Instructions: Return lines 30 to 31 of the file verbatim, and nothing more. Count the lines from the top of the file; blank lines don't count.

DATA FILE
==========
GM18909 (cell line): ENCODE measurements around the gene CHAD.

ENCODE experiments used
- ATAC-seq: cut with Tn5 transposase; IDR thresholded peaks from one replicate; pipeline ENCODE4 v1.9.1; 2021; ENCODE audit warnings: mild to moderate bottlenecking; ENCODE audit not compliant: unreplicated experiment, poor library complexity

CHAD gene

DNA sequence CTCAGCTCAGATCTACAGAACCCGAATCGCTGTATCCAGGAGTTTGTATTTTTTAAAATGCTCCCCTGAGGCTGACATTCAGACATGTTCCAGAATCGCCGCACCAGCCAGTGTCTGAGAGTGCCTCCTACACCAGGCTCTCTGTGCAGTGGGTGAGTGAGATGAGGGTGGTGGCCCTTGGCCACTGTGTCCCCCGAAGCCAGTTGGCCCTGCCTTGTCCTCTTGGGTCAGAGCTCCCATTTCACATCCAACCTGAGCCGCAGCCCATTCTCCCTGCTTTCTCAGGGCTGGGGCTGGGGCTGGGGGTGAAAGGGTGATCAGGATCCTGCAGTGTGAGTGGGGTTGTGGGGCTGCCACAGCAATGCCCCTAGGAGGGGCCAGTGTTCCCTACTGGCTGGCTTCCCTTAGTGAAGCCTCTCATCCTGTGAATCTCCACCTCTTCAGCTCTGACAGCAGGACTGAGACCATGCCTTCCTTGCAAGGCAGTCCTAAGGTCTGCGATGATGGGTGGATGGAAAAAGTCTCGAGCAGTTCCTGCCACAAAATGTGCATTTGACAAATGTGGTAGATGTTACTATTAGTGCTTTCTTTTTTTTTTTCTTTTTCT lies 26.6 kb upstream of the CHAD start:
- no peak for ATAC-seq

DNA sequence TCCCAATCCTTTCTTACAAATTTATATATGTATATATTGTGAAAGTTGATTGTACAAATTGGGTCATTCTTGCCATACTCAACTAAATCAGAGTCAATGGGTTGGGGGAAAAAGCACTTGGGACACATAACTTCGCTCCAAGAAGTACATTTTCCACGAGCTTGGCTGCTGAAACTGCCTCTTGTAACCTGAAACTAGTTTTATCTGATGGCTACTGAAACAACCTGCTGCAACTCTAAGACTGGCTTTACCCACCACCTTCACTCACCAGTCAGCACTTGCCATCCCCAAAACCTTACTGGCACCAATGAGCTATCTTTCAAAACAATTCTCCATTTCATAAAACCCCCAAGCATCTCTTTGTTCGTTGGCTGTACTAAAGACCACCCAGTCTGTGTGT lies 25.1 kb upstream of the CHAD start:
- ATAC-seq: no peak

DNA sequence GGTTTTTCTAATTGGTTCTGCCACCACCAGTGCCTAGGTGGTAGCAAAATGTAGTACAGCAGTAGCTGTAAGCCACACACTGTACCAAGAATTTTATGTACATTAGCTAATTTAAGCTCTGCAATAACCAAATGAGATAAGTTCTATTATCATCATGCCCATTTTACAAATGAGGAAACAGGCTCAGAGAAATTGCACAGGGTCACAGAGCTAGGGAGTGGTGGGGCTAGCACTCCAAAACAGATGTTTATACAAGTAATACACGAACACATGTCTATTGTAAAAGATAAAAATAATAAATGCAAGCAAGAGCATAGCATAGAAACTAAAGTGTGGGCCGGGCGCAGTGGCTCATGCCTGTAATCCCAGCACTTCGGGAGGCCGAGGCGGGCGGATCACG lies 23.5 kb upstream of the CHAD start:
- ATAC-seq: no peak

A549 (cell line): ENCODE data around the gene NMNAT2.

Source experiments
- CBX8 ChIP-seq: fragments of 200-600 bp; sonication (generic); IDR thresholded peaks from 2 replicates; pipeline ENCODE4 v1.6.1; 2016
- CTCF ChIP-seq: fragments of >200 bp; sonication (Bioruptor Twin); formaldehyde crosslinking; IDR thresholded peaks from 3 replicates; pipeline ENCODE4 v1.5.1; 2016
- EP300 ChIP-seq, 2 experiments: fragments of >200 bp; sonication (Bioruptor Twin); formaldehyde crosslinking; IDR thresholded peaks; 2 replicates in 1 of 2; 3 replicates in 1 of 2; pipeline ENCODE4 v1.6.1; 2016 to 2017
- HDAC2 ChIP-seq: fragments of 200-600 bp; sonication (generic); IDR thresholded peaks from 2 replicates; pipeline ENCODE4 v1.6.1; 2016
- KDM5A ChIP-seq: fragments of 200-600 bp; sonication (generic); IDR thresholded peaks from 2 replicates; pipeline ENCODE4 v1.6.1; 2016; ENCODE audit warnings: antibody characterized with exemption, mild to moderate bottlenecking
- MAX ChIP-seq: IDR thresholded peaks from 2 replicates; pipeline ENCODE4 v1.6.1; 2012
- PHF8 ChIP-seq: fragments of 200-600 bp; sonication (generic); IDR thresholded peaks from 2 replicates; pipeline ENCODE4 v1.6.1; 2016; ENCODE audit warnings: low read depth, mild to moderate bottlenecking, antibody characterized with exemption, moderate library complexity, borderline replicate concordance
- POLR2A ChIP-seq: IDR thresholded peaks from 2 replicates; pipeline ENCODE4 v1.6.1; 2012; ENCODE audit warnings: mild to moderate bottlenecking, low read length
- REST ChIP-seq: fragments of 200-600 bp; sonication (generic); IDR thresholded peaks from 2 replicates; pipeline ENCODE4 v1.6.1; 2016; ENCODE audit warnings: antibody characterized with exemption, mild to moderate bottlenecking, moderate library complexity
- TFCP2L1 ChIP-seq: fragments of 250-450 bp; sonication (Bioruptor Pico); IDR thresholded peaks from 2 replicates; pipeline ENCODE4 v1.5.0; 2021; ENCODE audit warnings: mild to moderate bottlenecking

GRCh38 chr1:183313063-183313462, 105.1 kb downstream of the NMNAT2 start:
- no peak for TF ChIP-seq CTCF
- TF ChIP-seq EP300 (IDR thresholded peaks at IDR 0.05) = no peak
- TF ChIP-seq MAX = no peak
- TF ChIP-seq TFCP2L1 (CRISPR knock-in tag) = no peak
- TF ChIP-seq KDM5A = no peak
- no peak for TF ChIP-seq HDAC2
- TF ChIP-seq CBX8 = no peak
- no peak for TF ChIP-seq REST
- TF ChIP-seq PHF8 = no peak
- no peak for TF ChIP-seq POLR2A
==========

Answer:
- TF ChIP-seq CBX8 = no peak
- no peak for TF ChIP-seq REST